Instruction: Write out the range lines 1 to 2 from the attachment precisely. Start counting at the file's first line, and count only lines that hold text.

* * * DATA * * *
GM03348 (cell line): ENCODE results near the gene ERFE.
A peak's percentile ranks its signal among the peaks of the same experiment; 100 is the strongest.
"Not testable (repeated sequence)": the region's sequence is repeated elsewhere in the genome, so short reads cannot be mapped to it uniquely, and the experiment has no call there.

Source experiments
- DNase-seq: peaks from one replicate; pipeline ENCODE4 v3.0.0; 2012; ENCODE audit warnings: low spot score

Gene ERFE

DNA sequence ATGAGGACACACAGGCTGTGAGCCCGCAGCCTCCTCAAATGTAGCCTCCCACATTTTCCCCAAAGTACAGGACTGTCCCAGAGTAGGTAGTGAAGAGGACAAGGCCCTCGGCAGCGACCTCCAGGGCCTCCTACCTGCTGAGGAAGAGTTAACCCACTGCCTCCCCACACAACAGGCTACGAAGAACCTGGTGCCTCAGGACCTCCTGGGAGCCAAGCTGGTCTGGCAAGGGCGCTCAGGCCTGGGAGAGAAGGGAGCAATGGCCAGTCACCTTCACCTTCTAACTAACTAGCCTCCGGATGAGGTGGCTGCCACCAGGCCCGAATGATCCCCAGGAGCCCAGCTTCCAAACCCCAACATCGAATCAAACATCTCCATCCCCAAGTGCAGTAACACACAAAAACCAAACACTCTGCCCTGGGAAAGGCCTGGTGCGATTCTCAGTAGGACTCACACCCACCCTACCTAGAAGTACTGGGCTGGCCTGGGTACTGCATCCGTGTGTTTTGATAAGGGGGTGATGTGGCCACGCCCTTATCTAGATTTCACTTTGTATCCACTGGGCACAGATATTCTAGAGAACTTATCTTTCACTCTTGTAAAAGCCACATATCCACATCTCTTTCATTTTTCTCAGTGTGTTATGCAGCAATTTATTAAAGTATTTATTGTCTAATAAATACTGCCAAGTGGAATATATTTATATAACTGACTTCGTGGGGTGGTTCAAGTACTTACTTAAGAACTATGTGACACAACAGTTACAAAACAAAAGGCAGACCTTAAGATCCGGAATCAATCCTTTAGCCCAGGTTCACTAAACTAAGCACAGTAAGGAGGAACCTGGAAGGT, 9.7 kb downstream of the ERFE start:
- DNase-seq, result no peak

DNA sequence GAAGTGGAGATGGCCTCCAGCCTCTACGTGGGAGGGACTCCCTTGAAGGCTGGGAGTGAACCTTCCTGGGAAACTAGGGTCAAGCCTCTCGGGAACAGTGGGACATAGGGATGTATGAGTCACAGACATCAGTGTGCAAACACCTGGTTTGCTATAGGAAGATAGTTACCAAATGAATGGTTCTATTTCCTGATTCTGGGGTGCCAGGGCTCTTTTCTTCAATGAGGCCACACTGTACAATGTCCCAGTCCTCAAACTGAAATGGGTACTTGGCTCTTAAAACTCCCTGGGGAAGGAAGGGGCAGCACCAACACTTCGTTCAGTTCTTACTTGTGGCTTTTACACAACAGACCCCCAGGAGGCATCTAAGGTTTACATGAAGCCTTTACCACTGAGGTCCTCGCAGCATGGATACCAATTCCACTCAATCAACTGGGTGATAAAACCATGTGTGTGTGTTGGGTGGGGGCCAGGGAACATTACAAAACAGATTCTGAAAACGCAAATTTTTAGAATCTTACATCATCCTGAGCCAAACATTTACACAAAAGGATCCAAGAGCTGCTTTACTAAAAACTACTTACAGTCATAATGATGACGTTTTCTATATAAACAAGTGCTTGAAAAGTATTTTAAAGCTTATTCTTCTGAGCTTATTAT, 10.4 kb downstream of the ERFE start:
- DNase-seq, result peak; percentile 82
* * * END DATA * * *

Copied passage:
GM03348 (cell line): ENCODE results near the gene ERFE.
A peak's percentile ranks its signal among the peaks of the same experiment; 100 is the strongest.